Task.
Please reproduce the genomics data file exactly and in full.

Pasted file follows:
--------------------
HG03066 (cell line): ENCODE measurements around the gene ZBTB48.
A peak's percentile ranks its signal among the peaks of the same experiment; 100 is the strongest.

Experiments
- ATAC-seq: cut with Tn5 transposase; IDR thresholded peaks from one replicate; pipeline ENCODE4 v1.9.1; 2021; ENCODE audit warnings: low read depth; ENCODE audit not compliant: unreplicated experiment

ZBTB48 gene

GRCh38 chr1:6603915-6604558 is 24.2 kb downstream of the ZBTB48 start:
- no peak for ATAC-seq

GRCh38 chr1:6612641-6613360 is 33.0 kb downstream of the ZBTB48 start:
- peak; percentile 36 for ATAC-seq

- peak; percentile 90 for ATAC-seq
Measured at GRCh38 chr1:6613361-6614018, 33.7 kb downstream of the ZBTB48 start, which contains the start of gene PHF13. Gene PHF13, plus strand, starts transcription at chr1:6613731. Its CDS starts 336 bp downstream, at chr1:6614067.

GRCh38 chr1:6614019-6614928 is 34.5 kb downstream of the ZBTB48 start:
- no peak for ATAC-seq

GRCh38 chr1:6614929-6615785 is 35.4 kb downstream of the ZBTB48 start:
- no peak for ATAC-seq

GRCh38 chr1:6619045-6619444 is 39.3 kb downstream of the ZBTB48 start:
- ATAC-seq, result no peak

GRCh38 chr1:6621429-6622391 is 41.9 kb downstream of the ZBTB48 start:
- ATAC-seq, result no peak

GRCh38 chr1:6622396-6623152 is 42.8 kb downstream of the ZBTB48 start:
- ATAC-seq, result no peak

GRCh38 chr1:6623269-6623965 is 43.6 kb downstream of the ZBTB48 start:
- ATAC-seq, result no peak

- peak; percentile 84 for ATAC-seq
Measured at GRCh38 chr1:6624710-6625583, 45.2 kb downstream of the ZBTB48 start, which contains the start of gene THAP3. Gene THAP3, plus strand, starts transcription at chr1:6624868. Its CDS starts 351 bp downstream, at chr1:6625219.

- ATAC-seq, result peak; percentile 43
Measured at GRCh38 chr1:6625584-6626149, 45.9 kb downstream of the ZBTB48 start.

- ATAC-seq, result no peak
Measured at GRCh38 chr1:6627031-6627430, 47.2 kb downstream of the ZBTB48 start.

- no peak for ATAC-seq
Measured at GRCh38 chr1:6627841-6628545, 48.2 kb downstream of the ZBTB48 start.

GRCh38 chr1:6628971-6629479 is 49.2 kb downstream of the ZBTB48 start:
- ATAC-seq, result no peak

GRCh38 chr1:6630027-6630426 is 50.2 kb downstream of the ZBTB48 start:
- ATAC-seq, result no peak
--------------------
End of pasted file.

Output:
HG03066 (cell line): ENCODE measurements around the gene ZBTB48.
A peak's percentile ranks its signal among the peaks of the same experiment; 100 is the strongest.

Experiments
- ATAC-seq: cut with Tn5 transposase; IDR thresholded peaks from one replicate; pipeline ENCODE4 v1.9.1; 2021; ENCODE audit warnings: low read depth; ENCODE audit not compliant: unreplicated experiment

ZBTB48 gene

GRCh38 chr1:6603915-6604558 is 24.2 kb downstream of the ZBTB48 start:
- no peak for ATAC-seq

GRCh38 chr1:6612641-6613360 is 33.0 kb downstream of the ZBTB48 start:
- peak; percentile 36 for ATAC-seq

- peak; percentile 90 for ATAC-seq
Measured at GRCh38 chr1:6613361-6614018, 33.7 kb downstream of the ZBTB48 start, which contains the start of gene PHF13. Gene PHF13, plus strand, starts transcription at chr1:6613731. Its CDS starts 336 bp downstream, at chr1:6614067.

GRCh38 chr1:6614019-6614928 is 34.5 kb downstream of the ZBTB48 start:
- no peak for ATAC-seq

GRCh38 chr1:6614929-6615785 is 35.4 kb downstream of the ZBTB48 start:
- no peak for ATAC-seq

GRCh38 chr1:6619045-6619444 is 39.3 kb downstream of the ZBTB48 start:
- ATAC-seq, result no peak

GRCh38 chr1:6621429-6622391 is 41.9 kb downstream of the ZBTB48 start:
- ATAC-seq, result no peak

GRCh38 chr1:6622396-6623152 is 42.8 kb downstream of the ZBTB48 start:
- ATAC-seq, result no peak

GRCh38 chr1:6623269-6623965 is 43.6 kb downstream of the ZBTB48 start:
- ATAC-seq, result no peak

- peak; percentile 84 for ATAC-seq
Measured at GRCh38 chr1:6624710-6625583, 45.2 kb downstream of the ZBTB48 start, which contains the start of gene THAP3. Gene THAP3, plus strand, starts transcription at chr1:6624868. Its CDS starts 351 bp downstream, at chr1:6625219.

- ATAC-seq, result peak; percentile 43
Measured at GRCh38 chr1:6625584-6626149, 45.9 kb downstream of the ZBTB48 start.

- ATAC-seq, result no peak
Measured at GRCh38 chr1:6627031-6627430, 47.2 kb downstream of the ZBTB48 start.

- no peak for ATAC-seq
Measured at GRCh38 chr1:6627841-6628545, 48.2 kb downstream of the ZBTB48 start.

GRCh38 chr1:6628971-6629479 is 49.2 kb downstream of the ZBTB48 start:
- ATAC-seq, result no peak

GRCh38 chr1:6630027-6630426 is 50.2 kb downstream of the ZBTB48 start:
- ATAC-seq, result no peak